The healing emotional bond between humans and horses has been recognized for thousands of years. In modern times, the horse is used by occupational, physical and speech therapists as a treatment tool in the specialty area of hippotherapy. Therapeutic riding instructors also help children with disabilities by teaching them how to ride a horse. Perhaps more than anyone, children with autism benefit from the motor, sensory and emotional aspects of being on a horse.
Physical Benefits of Riding
Children with autism often have decreased coordination, strength and muscle tone that make them appear floppy and clumsy. Riding the horse develops strength as the child constantly adjusts his body to stay on and control the horse during changes in speed, direction, hills and curves on a trail. Controlling the reins to steer or stop helps the child develop coordination between the left and right sides of the body. Therapists incorporate opportunities to coordinate position changes, such as turning from facing forward to facing backward. This helps the child with autism to sequence motor steps and follow directions. Assuming and maintaining vaulting positions such as kneeling or standing on top of the horse further helps the child develop balance and motor control.
Sensory Benefits of Riding
Children with autism usually love the vestibular sensory stimulation provided by the horse during a walk or trot. The vestibular (or balance) sense organs located inside the child’s inner ears are stimulated with changes in direction, speed and inclines. The forceful movement of the child’s body being pushed against the horse stimulates the child’s muscles and joints; the touch of the horse’s fur stimulates his skin. In addition, the sounds and smells of the horse and entire equine environment are so exciting that children who may refuse therapy in other settings are often motivated to cooperate.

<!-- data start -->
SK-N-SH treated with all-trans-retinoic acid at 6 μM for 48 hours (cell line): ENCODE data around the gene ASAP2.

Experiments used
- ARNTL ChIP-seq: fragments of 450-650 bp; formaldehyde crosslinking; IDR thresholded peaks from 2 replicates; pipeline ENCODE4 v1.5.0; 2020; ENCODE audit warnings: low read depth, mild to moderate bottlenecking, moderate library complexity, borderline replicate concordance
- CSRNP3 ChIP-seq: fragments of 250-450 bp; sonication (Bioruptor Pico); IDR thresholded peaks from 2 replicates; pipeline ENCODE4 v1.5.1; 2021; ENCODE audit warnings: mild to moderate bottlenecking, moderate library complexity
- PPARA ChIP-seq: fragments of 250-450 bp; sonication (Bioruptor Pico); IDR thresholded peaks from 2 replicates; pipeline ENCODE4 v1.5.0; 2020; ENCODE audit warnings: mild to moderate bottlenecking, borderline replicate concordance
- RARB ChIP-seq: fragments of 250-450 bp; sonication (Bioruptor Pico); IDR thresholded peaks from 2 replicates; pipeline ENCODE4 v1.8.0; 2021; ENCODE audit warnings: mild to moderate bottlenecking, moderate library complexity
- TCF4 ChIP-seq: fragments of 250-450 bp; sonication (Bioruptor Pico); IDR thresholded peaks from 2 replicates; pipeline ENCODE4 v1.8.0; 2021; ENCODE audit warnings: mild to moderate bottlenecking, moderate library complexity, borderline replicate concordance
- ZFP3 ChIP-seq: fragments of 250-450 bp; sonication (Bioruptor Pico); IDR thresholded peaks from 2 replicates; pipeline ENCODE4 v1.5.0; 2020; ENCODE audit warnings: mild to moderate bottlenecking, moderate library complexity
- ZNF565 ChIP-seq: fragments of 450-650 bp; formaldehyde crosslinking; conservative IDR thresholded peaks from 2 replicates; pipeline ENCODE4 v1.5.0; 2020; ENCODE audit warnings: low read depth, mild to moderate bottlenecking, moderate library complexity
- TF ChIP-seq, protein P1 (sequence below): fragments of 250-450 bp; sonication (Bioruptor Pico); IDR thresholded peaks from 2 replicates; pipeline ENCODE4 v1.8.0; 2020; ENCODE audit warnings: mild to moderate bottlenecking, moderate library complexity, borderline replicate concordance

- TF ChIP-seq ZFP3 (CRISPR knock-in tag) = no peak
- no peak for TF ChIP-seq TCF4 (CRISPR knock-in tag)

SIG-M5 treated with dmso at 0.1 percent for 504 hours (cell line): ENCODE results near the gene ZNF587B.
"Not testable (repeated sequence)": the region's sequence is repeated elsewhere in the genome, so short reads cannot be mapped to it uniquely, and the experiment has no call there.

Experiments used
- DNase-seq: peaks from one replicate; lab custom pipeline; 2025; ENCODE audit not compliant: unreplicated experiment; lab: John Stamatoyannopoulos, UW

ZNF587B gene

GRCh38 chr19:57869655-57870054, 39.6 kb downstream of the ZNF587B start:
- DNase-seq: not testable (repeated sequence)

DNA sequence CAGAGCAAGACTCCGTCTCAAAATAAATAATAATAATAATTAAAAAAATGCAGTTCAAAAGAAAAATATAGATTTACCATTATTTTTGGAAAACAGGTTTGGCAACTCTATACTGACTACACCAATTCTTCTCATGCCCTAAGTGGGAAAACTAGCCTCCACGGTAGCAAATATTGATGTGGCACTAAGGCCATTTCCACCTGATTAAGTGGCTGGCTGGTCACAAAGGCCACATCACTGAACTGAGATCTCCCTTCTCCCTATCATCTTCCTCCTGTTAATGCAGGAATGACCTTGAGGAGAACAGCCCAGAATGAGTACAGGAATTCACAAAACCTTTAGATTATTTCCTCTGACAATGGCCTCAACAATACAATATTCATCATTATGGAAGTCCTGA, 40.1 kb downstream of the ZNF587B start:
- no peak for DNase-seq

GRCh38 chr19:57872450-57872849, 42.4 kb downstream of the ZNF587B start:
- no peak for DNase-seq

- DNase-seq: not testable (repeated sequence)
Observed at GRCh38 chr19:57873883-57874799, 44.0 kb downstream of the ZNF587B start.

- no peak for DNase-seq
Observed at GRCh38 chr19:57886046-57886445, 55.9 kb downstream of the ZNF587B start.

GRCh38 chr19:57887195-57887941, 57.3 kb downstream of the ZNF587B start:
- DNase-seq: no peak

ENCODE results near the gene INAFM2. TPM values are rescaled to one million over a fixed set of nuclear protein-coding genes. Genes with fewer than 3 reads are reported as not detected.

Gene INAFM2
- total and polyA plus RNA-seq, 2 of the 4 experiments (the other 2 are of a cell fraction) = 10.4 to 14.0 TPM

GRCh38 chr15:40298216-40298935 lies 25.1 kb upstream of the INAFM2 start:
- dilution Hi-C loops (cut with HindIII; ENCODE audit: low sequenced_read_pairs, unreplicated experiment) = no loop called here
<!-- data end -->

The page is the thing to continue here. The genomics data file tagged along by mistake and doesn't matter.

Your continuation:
Developing Cognitive and Language Skills
Children with autism typically struggle to comprehend directions and communicate. Riding a horse provides numerous opportunities to engage in activities that require following directions–such as touching the mane and tail, steering the reins at the junction or saying “Go” after the therapist says, “One, two, three.” The horse provides a natural learning environment because the child is motivated to move, and the therapist can stop the horse to let the child know that he must listen and respond before movement resumes. Cognitive concepts such as counting (while doing sit-ups on top of the horse), naming colors (of balls thrown into the basket while riding), sequencing steps (to touch one’s eyes, ears, nose and mouth during a song) or identifying pictures (hanging on the wall in the arena) can be incorporated into a therapy session.
Emotional Bond Between Child and Horse
Children with disabilities know that the horse will love them for who they are despite their difficulties in speaking or how they look. They may be encouraged to brush the horse before mounting, hug the mane and give frequent pats to let the horse know that he is doing a good job and put away part of the tack (such as the neck strap or reins) when the session ends. Caring for a horse helps the child learn about the feelings of another living being. Hopefully, that bond will help the child with autism develop social and communication skills in all areas of his life.
Via : livestrong